The truth about the world's new hottest pepper

The Scoville scale is a widely used measuring system to determine the spice of peppers, and it's got a new king at the top. However, this newly crowned winner isn't found in a region known for producing spicy peppers such as India or Thailand. Instead, it was grown in North Wales, UK by hobby chili grower (yes, there is such a thing) Mike Smith (via Wide Open Eats). 

The chili is called "Dragon's Breath," a nod to how popular the dragon is in Welsh mythology. It's a fitting name for a pepper that measures almost 2.5 million on the Scoville scale. By comparison, jalapeño peppers measure 5,000, habaneros come in at 150,000, and the Carolina Reaper, formerly the hottest pepper in the world, has a measure of 1.5 million (via Alimentarium). The brave soul who ate a Carolina Reaper reported that it felt like "eating molten lava." Pepper spray has a rating of 5.3 million, and pure capsaicin — the substance which gives peppers their spice — tops the pepper heat scale at a whopping 16 million.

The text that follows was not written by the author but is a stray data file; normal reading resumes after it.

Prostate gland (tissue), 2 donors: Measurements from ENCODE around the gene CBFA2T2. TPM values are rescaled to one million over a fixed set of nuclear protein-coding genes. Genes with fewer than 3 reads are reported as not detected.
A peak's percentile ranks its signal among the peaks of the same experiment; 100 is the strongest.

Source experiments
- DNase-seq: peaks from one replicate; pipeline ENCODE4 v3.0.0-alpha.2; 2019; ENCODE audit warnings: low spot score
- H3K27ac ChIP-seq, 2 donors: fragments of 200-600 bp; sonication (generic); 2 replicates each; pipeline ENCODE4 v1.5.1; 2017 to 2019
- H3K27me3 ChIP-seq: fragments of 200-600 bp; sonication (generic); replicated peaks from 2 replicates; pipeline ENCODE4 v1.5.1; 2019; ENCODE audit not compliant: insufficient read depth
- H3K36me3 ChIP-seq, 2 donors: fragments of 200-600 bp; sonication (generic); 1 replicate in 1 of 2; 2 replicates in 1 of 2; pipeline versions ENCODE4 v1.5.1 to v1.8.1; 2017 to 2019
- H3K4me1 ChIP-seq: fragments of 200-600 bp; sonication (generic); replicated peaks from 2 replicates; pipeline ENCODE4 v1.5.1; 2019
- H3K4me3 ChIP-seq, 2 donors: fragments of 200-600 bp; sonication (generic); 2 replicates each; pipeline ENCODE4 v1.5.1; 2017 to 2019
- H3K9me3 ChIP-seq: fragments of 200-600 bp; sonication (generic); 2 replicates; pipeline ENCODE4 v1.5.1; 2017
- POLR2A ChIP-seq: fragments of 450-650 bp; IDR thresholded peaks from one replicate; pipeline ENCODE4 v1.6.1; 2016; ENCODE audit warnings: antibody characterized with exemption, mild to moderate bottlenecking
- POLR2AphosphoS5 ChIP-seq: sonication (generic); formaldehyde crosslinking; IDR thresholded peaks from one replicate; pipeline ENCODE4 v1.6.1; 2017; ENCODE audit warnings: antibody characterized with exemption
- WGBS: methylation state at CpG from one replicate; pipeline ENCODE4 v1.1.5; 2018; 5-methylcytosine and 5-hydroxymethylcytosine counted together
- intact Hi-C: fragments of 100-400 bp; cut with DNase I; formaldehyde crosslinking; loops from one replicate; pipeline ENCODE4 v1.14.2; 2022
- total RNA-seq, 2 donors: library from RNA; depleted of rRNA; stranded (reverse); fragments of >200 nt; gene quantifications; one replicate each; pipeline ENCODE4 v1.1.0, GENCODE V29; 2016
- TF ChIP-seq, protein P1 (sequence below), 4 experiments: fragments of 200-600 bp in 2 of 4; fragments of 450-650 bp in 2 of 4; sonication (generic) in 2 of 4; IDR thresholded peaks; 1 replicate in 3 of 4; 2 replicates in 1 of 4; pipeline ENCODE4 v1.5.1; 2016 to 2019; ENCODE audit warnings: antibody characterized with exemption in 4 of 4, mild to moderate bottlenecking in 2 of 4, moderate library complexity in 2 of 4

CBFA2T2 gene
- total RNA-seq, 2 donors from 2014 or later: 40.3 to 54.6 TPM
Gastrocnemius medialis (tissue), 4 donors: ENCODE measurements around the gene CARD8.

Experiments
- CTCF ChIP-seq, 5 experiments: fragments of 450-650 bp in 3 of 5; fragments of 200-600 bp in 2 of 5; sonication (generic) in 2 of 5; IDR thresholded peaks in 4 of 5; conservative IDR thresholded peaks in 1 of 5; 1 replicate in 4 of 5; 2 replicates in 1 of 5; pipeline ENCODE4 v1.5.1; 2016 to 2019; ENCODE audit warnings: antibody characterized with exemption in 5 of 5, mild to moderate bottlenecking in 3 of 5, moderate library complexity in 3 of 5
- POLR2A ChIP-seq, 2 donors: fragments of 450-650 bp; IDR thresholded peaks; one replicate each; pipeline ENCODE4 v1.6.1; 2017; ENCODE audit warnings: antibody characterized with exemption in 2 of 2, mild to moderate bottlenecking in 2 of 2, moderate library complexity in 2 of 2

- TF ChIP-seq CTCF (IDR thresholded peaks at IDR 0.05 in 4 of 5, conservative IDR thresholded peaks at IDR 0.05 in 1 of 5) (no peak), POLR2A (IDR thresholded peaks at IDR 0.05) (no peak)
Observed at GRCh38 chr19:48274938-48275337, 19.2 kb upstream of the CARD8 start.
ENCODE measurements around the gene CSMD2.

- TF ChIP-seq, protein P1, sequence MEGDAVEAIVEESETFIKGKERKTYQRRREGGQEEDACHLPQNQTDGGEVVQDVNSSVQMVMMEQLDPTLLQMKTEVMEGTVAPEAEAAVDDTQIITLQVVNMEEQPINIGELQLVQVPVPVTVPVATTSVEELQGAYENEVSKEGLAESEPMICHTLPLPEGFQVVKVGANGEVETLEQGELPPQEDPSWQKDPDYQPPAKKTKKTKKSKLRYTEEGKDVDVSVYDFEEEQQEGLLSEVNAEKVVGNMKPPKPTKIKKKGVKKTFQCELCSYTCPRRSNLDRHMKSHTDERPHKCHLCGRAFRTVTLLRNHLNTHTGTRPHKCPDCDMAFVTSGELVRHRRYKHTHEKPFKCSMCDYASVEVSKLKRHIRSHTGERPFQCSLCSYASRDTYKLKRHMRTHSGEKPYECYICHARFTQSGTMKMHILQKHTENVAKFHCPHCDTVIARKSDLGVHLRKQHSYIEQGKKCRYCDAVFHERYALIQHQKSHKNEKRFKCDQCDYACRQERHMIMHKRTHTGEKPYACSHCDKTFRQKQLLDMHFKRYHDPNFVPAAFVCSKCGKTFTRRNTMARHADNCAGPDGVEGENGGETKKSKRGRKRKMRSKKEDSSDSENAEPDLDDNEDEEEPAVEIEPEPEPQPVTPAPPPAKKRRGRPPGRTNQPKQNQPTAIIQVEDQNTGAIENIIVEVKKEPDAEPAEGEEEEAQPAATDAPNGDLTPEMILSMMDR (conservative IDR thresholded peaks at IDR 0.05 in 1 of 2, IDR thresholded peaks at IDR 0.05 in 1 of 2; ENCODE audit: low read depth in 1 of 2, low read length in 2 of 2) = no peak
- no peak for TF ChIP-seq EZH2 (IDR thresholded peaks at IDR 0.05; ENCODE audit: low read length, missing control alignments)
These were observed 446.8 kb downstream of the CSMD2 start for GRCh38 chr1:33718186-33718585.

How to use the world's hottest chili

Don't expect to find the Dragon's Breath in a salsa anytime soon, though. The pepper is so hot that it could burn the throat of the person ingesting it and cause anaphylactic shock, closing their airwaves. The chili is so potent that when it was displayed at a local flower show it had to be kept in a special container. The grower himself was only able to touch the pepper to the tip of his tongue and reported that it just burned and burned, with the intensity of the heat only growing as time went on (via Daily Post). 

However, Smith, who has been growing vegetables and peppers for close to a decade, has another non-culinary plan for the pepper. Because the oils contained in the pepper are strong enough to numb the skin, he plans to develop it for use as an anesthetic alternative for people who are allergic to mainstream anesthetics.